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I've noticed that nmap only scans a bunch of known ports, and the only way i've managed to check 'em all is to put a "-p 0-65535" in.

Why is that? am I wrong? is there a more popular way to scan all ports aside from what I've done?

1
  • This is the default behaviour of nmap.
    – drcelus
    May 23, 2012 at 10:40

3 Answers 3

24
+50

By default, Nmap scans the top 1000 most popular ports, according to the statistics generated from Internet-wide scans and large internal network scans from the summer of 2008. There are a few options that change this: -F reduces the number to 100, -p allows you to specify which ports to scan, and --top-ports lets you specify how many of the most popular ports to scan. This means that the default scan is equivalent to --top-ports 1000, and -F is the same as --top-ports 100.

These numbers were set in version 4.75, and were a change from the roughly 1700 (TCP) ports that were the default in version 4.68. The purpose was to decrease scanning times while still giving reasonable results. The flexibility of Nmap's command-line options guarantees that you can still scan just about any combination of ports that you want, regardless of the defaults.

Scanning all 65536 TCP ports is still possible with -p0-, but it will take a very long time. Scanning all UDP ports with -sU -p0- will take even longer, because of the way that open ports are detected.

7
  • Thanks for that detail. Just as a heads up for future readers, since 2008 programs like redis(6379) have become popular on ports that aren't included. Also, you can list which ports these are with the following commands: TCP: nmap -sT --top-ports 1000 -v -oG - UDP: nmap -sU --top-ports 1000 -v -oG -
    – flickerfly
    Nov 6, 2017 at 14:22
  • 1
    @flickerfly True. We do keep the services file updated with the latest names from IANA and give a slight artificial boost to the stats of a few popular ports like docker and redis, but it doesn't affect the default set of 1000 usually. Nov 6, 2017 at 17:40
  • @bonsaiviking AFAIK Redis is listed in IANA's records (I gorram made sure of that) - please verify :) Jan 23, 2018 at 16:01
  • 1
    @ItamarHaber It is listed, and since this answer was written, we (Nmap) have added a process to integrate the latest names from IANA prior to release. The port frequency data has not yet been updated, though, so that part of the answer remains the same. Jan 23, 2018 at 19:02
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    @ItamarHaber The creator of Redis, Salvatore Sanfilippo, a.k.a. antirez, invented the "idle scan" port scanning technique used by Nmap. Feb 11, 2019 at 4:57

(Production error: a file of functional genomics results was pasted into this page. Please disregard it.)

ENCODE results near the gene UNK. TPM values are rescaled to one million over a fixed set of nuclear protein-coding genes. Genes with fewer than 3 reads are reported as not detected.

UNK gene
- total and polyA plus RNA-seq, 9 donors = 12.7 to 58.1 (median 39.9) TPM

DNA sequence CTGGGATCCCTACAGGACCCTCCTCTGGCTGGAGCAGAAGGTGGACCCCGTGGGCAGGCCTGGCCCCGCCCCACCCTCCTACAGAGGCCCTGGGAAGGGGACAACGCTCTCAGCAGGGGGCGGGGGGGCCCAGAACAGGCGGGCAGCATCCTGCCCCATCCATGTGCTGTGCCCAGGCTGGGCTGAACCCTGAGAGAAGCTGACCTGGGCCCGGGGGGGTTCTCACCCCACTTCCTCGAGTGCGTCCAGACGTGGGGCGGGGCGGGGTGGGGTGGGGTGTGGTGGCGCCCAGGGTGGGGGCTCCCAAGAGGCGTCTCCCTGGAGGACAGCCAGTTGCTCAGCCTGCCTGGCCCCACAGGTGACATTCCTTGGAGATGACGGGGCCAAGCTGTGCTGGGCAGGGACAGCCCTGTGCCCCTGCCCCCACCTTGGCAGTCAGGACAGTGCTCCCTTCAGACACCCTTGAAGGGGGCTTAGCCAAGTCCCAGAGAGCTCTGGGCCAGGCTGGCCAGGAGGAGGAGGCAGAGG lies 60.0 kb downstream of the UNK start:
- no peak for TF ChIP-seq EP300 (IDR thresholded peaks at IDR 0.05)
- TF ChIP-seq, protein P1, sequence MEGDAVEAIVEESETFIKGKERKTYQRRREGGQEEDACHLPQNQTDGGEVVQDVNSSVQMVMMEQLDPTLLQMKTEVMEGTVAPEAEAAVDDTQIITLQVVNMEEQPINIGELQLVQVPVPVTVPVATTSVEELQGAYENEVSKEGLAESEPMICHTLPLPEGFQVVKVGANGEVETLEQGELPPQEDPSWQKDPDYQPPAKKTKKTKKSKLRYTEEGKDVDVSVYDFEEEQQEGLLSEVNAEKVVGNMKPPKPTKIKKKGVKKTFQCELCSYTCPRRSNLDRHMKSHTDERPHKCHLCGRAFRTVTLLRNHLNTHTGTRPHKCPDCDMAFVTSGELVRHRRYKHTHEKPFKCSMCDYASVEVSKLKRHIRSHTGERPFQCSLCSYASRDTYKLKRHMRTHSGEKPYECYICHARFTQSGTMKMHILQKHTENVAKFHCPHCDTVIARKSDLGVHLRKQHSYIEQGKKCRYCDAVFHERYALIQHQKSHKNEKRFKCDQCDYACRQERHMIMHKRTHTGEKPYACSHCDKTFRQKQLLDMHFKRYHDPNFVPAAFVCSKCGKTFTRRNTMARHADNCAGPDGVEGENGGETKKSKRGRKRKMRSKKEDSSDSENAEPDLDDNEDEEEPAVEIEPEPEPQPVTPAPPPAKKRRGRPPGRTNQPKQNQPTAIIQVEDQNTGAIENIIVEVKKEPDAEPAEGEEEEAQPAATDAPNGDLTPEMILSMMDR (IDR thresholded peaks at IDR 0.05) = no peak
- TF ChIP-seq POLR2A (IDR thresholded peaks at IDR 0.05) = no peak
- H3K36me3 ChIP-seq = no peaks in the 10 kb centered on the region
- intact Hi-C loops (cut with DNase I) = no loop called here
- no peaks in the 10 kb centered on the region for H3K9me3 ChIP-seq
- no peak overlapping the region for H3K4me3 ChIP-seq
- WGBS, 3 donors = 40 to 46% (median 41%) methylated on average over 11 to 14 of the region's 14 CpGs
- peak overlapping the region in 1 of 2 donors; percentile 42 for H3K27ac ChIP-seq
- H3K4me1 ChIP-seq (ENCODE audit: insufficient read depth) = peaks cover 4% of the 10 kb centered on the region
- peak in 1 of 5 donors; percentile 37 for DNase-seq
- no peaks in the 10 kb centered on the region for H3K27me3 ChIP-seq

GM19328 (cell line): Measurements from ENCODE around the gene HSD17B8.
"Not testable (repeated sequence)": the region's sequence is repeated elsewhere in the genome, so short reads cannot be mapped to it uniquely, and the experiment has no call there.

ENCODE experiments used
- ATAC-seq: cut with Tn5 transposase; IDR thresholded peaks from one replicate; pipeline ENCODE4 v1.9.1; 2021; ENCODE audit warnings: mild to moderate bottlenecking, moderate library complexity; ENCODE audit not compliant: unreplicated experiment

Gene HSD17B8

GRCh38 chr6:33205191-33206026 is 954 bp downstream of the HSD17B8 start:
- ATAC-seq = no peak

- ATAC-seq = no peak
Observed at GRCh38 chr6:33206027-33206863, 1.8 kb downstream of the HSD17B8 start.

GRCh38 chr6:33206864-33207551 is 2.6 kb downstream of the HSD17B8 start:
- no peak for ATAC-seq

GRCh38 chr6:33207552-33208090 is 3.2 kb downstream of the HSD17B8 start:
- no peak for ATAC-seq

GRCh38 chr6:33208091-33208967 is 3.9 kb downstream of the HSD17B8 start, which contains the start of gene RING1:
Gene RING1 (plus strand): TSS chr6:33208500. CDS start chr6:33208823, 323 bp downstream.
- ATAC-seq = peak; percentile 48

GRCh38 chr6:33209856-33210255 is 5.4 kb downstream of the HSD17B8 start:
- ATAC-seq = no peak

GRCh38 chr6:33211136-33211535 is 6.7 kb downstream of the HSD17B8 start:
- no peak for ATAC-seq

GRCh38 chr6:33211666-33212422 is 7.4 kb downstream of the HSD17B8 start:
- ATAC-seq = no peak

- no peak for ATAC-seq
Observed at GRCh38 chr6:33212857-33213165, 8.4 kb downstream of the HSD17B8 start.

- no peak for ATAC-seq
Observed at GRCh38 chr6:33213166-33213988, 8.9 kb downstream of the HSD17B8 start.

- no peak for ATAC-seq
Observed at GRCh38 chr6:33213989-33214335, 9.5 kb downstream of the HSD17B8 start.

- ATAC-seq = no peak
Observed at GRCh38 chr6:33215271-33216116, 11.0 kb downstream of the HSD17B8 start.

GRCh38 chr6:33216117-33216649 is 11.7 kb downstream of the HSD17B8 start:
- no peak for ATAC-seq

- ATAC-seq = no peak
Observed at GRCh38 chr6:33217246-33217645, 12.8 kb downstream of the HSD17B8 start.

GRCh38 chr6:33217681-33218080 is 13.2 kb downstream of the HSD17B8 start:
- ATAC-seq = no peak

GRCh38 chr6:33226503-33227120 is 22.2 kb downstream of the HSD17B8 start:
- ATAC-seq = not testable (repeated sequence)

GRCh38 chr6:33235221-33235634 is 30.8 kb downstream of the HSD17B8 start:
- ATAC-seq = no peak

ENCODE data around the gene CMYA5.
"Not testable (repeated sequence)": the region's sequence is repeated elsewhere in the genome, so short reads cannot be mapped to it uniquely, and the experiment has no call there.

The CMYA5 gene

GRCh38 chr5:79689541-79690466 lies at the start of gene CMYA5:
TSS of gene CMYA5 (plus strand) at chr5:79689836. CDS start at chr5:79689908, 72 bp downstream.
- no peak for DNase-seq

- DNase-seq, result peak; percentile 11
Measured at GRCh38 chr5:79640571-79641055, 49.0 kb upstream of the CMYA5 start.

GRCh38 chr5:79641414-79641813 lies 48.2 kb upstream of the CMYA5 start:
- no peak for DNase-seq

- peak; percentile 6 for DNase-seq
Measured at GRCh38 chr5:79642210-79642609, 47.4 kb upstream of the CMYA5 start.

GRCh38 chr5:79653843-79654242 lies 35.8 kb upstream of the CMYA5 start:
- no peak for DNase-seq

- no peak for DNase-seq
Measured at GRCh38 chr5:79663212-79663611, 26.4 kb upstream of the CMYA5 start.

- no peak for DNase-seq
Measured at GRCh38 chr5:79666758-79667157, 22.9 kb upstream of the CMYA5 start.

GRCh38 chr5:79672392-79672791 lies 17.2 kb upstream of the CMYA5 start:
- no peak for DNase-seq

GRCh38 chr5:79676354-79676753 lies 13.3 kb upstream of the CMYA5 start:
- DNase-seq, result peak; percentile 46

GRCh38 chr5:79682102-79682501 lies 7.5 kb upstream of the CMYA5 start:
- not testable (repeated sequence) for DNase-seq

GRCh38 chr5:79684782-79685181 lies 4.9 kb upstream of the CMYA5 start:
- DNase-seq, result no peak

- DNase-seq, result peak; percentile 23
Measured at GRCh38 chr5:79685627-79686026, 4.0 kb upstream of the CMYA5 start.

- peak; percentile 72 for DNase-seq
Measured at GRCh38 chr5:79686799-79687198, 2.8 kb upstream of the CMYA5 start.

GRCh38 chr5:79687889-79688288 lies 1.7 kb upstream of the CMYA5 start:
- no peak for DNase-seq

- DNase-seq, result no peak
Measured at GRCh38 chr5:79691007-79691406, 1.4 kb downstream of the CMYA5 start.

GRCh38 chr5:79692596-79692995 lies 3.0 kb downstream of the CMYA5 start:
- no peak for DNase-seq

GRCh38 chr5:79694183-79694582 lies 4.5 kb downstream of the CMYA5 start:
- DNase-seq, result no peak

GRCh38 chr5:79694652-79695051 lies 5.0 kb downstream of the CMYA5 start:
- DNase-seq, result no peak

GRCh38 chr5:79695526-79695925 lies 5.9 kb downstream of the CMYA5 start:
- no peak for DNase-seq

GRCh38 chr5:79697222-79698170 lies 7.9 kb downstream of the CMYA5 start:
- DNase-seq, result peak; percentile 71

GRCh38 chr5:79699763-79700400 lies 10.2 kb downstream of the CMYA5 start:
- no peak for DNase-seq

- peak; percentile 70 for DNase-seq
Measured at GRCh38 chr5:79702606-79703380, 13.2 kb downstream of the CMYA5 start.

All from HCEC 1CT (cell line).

18

Well if you don't want to put the port range you can always just give the

-p-

argument, which will scan, by default, all the ports, except port 0. For port 0, you have to explicitly specify it.

0

The number of ports scanned is also scan type dependent. You can scan all TCP ports, all UDP ports or all TCP and UDP ports together. What you used -p 0-65535 will work depending on the scan type. You can abbreviate that using -p- as the colleague said above.

But that will scan all the ports depending on the type of scan you tell it to do. For example, if you want to scan all TCP ports, then you need a TCP scan, whether with a full handshake or a stealthy TCP scan(SYN, ACK, FIN, NULL, XMAS) so your scan (here I'm doing a TCP SYN scan)would be

nmap -sS -p- TARGET_IP_ADDRESS_OR_IP_RANGE

If your scan was UDP only then you must start a UDP scan such as

nmap -sU -p- TARGET_IP_ADDRESS_OR_IP_RANGE

Now if you want to scan all, TCP and UDP ports in one go you can also do

-pT:0-65535,U:0-65535

Therefore the scan could be

nmap -sSU -p- TARGET_IP_ADDRESS_OR_IP_RANGE

or

nmap -sSU -pT:0-65535,U:0-65535 TARGET_IP_ADDRESS_OR_IP_RANGE

But be aware that scanning all UDP ports will take a very long time, so if you want to make the scan faster make sure you decrease your probes and increase your time, you can choose -T5 for example. By the way to scan select TCP and UDP ports you can do

   nmap -sAU -pT:21,22,23,80,443,135,139,3389,U:53,137,161

This time I chose to do a TCP ACK stealth scan -sA besides the UDP scan.

2
  • this does not work, I can't scan TCP and UDP at the same time -pT:21,22,23,80,443,135,139,3389,U:53,137,161
    – francogp
    Jul 7, 2021 at 9:52
  • It works indeed, try this command to test it, and use the above info to choose your ports nmap -sSUV -pT:80,443,U:53,161
    – nassim
    Jul 15, 2021 at 13:38

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